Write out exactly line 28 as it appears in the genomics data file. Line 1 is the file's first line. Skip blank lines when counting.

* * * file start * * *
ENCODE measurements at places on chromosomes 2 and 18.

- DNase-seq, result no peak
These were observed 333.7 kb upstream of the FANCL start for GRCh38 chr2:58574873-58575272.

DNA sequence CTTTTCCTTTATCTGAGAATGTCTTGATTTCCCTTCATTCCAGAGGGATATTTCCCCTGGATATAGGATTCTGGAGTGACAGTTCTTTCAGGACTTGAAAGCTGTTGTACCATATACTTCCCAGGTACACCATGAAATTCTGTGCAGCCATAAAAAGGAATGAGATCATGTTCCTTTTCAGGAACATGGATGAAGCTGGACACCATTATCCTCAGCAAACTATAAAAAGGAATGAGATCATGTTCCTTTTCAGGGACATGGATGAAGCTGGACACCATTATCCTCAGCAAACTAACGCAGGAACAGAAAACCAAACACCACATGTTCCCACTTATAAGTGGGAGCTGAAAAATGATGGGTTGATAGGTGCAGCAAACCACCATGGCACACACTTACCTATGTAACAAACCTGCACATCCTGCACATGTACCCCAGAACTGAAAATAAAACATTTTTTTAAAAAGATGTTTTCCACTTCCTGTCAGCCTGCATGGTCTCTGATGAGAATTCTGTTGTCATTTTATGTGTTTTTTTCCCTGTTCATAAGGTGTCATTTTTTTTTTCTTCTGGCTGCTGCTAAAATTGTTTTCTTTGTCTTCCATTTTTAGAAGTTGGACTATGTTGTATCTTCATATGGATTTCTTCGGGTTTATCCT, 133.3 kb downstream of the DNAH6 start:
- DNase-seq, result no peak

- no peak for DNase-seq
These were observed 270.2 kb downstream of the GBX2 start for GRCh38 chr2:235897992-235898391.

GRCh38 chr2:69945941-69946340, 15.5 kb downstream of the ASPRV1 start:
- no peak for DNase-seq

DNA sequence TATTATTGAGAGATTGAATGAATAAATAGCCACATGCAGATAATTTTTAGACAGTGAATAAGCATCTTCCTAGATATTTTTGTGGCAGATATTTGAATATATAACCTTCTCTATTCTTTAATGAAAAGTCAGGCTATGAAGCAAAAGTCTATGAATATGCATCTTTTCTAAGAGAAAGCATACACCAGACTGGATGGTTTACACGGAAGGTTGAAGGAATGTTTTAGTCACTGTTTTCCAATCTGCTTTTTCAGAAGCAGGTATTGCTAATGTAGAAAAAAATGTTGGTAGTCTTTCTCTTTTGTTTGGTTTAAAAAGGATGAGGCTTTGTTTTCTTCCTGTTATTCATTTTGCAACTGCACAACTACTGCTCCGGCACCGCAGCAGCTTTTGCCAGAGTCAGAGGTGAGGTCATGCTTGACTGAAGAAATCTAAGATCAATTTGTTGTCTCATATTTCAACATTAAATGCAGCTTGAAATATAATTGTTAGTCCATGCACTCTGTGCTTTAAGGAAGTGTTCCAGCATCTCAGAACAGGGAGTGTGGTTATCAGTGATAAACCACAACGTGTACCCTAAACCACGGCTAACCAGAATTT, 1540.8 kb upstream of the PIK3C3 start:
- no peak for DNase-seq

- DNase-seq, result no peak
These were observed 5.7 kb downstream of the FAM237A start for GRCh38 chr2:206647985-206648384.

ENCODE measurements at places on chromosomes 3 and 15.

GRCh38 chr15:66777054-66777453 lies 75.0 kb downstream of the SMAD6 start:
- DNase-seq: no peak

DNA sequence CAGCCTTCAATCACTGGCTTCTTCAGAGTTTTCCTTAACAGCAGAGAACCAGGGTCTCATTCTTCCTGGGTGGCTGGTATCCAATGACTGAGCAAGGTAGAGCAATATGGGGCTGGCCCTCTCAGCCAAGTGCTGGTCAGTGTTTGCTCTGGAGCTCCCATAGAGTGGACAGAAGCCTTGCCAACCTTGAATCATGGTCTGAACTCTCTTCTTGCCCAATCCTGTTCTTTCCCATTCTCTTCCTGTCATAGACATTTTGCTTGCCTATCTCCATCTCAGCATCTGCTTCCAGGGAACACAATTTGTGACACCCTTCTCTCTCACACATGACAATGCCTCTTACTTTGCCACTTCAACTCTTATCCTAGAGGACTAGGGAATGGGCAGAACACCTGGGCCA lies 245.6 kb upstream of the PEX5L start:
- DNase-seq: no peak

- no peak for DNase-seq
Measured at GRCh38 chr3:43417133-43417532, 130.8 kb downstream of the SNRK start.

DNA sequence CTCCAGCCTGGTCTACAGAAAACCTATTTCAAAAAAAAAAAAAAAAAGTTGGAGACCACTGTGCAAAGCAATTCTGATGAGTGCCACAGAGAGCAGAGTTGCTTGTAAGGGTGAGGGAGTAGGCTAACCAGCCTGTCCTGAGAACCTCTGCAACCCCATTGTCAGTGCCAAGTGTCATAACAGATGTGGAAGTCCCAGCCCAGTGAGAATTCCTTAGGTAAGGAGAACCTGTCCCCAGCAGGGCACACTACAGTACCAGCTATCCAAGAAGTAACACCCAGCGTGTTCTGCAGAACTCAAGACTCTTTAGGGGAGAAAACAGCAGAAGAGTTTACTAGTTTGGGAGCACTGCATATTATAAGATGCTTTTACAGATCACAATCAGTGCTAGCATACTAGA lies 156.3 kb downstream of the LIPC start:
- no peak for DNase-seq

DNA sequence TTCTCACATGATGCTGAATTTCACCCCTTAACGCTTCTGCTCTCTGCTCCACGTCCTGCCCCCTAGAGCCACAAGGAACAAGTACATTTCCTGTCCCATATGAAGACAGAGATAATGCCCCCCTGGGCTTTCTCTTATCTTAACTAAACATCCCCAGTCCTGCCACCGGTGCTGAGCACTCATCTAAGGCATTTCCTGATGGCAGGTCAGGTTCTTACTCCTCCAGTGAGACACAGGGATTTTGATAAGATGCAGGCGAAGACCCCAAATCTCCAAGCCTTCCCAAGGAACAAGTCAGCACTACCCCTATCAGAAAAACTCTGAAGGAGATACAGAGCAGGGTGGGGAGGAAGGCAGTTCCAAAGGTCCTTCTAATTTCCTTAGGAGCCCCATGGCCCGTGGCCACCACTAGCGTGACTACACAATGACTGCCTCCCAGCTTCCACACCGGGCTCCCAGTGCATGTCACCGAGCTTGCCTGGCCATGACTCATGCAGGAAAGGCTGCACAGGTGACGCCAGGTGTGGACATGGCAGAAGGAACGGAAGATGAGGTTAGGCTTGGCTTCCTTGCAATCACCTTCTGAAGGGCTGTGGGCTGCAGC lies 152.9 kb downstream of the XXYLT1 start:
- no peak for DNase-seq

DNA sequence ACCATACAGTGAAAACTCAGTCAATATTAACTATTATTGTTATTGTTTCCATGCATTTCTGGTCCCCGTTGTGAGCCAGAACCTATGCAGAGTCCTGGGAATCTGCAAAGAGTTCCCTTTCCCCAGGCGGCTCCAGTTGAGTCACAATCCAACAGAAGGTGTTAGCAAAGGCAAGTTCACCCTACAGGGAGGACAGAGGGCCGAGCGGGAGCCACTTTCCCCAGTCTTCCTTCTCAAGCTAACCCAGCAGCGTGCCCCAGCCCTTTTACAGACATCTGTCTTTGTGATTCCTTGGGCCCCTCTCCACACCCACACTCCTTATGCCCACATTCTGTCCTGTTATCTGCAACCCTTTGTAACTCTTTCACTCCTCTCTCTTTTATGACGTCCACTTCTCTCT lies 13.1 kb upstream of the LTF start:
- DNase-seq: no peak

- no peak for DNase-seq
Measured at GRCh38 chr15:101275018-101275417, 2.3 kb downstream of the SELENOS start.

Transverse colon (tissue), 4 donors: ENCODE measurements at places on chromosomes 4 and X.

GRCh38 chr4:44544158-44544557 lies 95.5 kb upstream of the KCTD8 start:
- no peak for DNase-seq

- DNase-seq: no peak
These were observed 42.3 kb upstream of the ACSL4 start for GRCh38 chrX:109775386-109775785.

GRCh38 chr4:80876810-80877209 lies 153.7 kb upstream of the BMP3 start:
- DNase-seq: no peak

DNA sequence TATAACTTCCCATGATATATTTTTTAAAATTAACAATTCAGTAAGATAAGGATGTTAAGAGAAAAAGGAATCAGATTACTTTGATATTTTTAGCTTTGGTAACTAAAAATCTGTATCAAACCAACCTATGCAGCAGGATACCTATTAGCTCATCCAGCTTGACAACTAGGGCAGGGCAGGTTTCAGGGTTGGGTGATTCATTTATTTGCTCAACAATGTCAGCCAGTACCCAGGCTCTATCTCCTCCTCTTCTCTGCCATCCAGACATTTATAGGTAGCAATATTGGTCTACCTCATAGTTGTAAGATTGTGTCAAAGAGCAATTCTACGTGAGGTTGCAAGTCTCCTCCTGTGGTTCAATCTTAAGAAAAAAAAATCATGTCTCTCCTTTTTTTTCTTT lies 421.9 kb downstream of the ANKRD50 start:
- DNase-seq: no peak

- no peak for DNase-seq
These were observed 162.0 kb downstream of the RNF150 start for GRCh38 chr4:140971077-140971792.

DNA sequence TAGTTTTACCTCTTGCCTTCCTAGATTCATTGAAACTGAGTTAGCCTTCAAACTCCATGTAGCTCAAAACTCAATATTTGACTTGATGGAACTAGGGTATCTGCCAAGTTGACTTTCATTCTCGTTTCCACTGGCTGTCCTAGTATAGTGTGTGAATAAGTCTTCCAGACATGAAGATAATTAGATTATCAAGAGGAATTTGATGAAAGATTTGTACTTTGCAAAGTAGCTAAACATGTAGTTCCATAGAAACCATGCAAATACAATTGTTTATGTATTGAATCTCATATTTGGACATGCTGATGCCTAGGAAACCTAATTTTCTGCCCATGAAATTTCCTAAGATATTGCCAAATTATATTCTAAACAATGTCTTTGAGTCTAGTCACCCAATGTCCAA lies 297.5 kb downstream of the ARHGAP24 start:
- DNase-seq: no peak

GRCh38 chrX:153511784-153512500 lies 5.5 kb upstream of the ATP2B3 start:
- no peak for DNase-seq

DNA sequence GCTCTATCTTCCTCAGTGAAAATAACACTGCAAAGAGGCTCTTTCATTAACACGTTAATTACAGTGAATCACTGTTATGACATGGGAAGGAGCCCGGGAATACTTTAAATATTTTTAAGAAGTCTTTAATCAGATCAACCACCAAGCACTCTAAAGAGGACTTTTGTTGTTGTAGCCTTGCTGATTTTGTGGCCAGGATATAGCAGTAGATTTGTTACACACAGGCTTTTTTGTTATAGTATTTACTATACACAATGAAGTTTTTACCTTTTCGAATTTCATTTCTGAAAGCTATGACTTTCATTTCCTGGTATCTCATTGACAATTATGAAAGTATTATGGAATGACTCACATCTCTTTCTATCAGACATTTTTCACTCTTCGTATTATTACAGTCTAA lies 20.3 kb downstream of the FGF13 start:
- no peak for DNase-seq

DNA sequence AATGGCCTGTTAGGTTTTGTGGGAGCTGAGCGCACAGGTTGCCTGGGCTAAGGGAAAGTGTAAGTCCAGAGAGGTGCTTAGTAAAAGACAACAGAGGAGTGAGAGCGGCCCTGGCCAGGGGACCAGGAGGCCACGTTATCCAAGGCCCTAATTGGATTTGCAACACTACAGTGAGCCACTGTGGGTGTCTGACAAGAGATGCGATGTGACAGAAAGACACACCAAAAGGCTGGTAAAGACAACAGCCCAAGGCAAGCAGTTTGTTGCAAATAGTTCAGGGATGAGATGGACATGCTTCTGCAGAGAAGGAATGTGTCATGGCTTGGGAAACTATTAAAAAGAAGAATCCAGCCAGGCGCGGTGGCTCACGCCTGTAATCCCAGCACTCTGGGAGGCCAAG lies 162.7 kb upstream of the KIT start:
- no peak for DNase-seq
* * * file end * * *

Measured at GRCh38 chr15:101275018-101275417, 2.3 kb downstream of the SELENOS start.